PARISH BOUNDARIES

THE CATHOLIC ENCOUNTER WITH RACE IN THE TWENTIETH-CENTURY URBAN NORTH

An account of how the Catholic Church in urban areas, with its largely ethnic parishes, responded to American racism and the ferment of the civil rights movement. Throughout most of this century, McGreevy (History/Harvard) asserts, Catholic parishes, with their distinctive emphasis on geographical boundaries, constituted a unique combination of educational, religious, and social communities, representing ``a specifically Catholic style of merging neighborhood and region.'' Catholics arriving in America gravitated to areas in which there were Catholic churches, and the neighborhoods developed a clear, intense ethnic identity that did not easily admit outsiders. McGreevy concentrates on the period between WW I, when the Catholic system of parishes and schools aggressively expanded into every section of the cities, and the early 1970s, when the system began to show signs of strain. He is especially interested in exploring how Catholics and African-Americans interacted with one another. There was, early on, clear Vatican impatience with the existence of separate Catholic institutions for blacks. A number of individuals in the Church were uneasy with the unintended results of the parish system: Jesuit John LaFarge worked for greater integration, as did the Federation of Coloured Catholics. Public figures like Bishop Sheen and Cardinal Spellman presented a vision of Catholicism as transcending national and racial boundaries. Many Catholics endorsed integration in principle but fiercely opposed upsetting the ethnic homeostasis of their own parishes. In the 1960s Catholics' social consciousness was raised by the Second Vatican Council and the civil rights movement. But as the model of integration came to be questioned in the name of respect for diversity, liberal Catholics who had fought against the parish system were, paradoxically, faced with a crisis. For many, their religious affiliation seemed an obstacle that protected a discredited status quo. A thorough, sensitive, and balanced contribution. (photos, not seen)

Pub Date: May 1, 1996

ISBN: 0-226-55873-8

Page Count: 351

Publisher: Univ. of Chicago

Review Posted Online: May 20, 2010

Kirkus Reviews Issue: March 1, 1996

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The author's youthfulness helps to assure the inevitable comparison with the Anne Frank diary although over and above the...

NIGHT

Elie Wiesel spent his early years in a small Transylvanian town as one of four children. 

He was the only one of the family to survive what Francois Maurois, in his introduction, calls the "human holocaust" of the persecution of the Jews, which began with the restrictions, the singularization of the yellow star, the enclosure within the ghetto, and went on to the mass deportations to the ovens of Auschwitz and Buchenwald. There are unforgettable and horrifying scenes here in this spare and sombre memoir of this experience of the hanging of a child, of his first farewell with his father who leaves him an inheritance of a knife and a spoon, and of his last goodbye at Buchenwald his father's corpse is already cold let alone the long months of survival under unconscionable conditions.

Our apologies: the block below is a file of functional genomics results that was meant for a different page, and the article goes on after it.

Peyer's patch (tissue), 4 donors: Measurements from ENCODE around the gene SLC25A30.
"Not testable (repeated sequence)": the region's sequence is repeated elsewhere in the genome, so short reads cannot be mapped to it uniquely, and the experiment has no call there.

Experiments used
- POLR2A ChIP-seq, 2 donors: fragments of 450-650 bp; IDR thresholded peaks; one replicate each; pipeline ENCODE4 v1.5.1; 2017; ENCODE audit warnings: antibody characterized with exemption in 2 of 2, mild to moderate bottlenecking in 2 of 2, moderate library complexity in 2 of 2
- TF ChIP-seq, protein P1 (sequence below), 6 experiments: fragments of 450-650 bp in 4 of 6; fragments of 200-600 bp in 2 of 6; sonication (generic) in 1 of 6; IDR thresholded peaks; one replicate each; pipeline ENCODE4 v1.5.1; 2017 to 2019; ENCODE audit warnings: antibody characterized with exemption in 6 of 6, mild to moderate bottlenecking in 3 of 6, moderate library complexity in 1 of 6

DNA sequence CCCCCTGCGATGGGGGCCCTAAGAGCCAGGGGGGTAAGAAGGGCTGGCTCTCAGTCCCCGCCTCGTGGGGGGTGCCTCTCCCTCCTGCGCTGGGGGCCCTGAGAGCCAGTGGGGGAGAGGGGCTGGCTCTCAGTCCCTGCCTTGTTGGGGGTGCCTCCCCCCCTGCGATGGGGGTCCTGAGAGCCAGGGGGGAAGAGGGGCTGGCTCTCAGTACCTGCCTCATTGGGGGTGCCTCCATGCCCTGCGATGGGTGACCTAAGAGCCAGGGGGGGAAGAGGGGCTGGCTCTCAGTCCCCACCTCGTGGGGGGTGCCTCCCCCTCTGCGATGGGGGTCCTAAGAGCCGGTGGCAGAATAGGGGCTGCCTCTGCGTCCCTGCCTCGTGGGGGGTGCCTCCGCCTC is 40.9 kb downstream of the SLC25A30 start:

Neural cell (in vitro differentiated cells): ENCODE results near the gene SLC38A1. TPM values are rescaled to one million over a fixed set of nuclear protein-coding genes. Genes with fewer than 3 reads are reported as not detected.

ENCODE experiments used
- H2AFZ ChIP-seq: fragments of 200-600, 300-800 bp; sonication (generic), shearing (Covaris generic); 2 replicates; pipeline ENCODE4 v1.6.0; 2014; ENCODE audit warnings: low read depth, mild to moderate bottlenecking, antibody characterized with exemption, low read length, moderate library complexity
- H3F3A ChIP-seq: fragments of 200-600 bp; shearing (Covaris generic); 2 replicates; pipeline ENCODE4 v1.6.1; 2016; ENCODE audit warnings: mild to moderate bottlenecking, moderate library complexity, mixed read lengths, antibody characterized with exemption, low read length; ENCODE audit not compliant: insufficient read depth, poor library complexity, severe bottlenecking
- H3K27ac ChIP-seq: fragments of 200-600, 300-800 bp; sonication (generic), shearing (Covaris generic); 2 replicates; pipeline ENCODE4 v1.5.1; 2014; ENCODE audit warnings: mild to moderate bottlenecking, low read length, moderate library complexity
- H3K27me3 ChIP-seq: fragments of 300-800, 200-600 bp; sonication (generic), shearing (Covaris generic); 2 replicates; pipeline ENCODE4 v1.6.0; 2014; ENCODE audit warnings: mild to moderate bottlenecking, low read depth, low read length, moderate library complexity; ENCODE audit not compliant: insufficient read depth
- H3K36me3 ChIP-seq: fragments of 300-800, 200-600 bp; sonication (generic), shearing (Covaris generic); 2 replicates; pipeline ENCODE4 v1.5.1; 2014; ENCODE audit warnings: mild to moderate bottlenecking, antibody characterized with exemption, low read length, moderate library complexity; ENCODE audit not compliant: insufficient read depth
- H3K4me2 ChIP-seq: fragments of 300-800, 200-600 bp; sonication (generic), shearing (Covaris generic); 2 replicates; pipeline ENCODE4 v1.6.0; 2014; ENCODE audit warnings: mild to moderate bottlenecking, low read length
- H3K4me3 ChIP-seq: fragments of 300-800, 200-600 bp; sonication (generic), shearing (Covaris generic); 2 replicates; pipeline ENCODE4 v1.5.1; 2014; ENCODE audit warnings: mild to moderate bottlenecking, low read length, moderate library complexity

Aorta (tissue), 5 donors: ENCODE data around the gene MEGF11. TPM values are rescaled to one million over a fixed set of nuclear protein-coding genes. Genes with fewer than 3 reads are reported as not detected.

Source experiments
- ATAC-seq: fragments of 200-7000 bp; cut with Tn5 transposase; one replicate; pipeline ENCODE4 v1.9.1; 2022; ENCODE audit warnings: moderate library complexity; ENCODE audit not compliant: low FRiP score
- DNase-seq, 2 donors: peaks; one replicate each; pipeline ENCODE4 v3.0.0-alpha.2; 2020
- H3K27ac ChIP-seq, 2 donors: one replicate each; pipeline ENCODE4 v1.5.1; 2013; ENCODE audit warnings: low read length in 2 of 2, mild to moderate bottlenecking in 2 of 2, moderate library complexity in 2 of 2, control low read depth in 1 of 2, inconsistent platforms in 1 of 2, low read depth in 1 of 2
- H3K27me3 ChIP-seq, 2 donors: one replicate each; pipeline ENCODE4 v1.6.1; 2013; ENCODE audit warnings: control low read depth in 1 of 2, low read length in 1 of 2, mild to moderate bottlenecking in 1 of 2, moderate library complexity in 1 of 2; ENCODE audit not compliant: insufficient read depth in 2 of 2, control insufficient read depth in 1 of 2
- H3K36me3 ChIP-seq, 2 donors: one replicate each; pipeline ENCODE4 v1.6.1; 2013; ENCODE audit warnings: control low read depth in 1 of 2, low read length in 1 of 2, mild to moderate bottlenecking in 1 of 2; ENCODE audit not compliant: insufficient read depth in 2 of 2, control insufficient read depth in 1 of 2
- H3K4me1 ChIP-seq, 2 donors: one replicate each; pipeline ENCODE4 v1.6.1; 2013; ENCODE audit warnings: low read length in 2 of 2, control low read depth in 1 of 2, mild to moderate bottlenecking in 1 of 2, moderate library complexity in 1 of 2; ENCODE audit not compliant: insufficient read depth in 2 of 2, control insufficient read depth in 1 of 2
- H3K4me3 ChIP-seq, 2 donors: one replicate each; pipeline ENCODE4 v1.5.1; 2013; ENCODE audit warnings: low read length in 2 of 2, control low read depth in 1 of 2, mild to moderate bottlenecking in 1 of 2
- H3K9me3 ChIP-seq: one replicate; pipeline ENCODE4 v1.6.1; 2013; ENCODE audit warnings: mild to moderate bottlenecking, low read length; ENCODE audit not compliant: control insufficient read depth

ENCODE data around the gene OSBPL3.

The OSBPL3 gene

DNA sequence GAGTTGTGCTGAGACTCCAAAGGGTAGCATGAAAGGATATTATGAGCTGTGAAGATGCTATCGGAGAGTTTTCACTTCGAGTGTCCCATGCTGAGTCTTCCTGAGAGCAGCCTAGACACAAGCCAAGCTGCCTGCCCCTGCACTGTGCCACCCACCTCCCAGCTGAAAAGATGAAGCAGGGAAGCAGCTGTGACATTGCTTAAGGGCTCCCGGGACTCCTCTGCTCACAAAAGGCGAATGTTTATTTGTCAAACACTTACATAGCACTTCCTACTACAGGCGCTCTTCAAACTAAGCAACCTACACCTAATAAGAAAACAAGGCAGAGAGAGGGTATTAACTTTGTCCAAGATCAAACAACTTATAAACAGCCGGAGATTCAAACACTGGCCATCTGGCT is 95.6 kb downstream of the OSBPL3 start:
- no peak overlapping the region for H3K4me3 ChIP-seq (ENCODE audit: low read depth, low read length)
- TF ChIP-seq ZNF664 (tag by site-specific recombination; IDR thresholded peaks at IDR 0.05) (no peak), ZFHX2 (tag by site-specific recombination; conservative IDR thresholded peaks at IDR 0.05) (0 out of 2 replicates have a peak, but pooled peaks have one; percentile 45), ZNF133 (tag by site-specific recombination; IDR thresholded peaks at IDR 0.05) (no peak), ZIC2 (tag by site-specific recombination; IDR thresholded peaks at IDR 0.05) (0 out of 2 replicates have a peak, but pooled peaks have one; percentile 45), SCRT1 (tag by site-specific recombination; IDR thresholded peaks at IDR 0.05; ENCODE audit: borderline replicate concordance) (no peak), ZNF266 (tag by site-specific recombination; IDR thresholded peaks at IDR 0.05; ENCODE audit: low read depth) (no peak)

The author's youthfulness helps to assure the inevitable comparison with the Anne Frank diary although over and above the sphere of suffering shared, and in this case extended to the death march itself, there is no spiritual or emotional legacy here to offset any reader reluctance.

Pub Date: Jan. 16, 2006

ISBN: 0374500010

Page Count: 120

Publisher: Hill & Wang

Review Posted Online: Oct. 7, 2011

Kirkus Reviews Issue: Jan. 15, 2006

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A PEOPLE'S HISTORY OF THE UNITED STATES

For Howard Zinn, long-time civil rights and anti-war activist, history and ideology have a lot in common. Since he thinks that everything is in someone's interest, the historian—Zinn posits—has to figure out whose interests he or she is defining/defending/reconstructing (hence one of his previous books, The Politics of History). Zinn has no doubts about where he stands in this "people's history": "it is a history disrespectful of governments and respectful of people's movements of resistance." So what we get here, instead of the usual survey of wars, presidents, and institutions, is a survey of the usual rebellions, strikes, and protest movements. Zinn starts out by depicting the arrival of Columbus in North America from the standpoint of the Indians (which amounts to their standpoint as constructed from the observations of the Europeans); and, after easily establishing the cultural disharmony that ensued, he goes on to the importation of slaves into the colonies. Add the laborers and indentured servants that followed, plus women and later immigrants, and you have Zinn's amorphous constituency. To hear Zinn tell it, all anyone did in America at any time was to oppress or be oppressed; and so he obscures as much as his hated mainstream historical foes do—only in Zinn's case there is that absurd presumption that virtually everything that came to pass was the work of ruling-class planning: this amounts to one great indictment for conspiracy. Despite surface similarities, this is not a social history, since we get no sense of the fabric of life. Instead of negating the one-sided histories he detests, Zinn has merely reversed the image; the distortion remains.

Pub Date: Jan. 1, 1979

ISBN: 0061965588

Page Count: 772

Publisher: Harper & Row

Review Posted Online: May 26, 2012

Kirkus Reviews Issue: Jan. 1, 1979

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